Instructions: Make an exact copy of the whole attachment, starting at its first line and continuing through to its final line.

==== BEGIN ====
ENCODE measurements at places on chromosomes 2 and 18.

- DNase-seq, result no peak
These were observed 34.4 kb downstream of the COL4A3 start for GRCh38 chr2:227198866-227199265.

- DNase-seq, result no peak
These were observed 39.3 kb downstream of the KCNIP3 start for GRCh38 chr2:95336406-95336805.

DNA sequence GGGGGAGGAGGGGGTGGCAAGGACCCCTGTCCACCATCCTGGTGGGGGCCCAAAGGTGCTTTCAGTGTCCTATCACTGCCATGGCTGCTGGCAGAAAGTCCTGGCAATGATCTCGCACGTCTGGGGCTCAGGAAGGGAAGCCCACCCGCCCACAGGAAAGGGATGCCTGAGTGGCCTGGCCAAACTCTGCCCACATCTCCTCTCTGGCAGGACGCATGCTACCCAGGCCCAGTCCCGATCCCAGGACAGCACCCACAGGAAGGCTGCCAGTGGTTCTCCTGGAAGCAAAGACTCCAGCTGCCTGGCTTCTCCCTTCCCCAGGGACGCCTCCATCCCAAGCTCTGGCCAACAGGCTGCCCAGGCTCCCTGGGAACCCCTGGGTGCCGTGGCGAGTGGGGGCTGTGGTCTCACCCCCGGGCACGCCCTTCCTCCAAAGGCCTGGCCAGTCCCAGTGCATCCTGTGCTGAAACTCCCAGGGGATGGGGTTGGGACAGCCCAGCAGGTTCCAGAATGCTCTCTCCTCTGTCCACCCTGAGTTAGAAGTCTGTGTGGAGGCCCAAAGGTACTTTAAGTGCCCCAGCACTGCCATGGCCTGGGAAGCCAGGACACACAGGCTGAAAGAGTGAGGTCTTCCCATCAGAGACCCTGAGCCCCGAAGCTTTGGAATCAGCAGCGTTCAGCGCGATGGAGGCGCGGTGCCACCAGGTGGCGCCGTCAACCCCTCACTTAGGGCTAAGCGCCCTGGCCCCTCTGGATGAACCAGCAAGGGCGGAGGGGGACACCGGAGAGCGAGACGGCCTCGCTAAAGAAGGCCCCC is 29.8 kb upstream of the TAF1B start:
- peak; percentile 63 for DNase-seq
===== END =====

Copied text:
ENCODE measurements at places on chromosomes 2 and 18.

- DNase-seq, result no peak
These were observed 34.4 kb downstream of the COL4A3 start for GRCh38 chr2:227198866-227199265.

- DNase-seq, result no peak
These were observed 39.3 kb downstream of the KCNIP3 start for GRCh38 chr2:95336406-95336805.

DNA sequence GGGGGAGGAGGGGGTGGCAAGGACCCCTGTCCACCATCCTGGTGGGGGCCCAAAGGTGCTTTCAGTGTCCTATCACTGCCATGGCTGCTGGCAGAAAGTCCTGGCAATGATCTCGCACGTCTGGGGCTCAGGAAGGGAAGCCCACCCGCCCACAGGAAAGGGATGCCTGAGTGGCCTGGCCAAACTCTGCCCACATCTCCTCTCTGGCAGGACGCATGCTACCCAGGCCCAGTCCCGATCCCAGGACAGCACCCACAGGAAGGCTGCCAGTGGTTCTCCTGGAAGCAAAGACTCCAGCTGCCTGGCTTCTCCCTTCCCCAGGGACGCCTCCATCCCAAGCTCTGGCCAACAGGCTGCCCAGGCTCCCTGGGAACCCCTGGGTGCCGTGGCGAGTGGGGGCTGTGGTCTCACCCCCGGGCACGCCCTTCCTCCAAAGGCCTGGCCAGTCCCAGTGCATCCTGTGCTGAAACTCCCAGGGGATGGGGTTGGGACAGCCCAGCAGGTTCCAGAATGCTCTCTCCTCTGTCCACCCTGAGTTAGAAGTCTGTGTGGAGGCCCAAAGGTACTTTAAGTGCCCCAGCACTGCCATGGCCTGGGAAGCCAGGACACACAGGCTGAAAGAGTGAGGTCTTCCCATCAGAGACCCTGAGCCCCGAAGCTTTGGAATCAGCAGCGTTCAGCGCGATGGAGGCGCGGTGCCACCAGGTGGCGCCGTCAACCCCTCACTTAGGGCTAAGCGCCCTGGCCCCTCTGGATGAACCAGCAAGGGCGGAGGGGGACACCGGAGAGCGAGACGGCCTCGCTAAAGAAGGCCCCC is 29.8 kb upstream of the TAF1B start:
- peak; percentile 63 for DNase-seq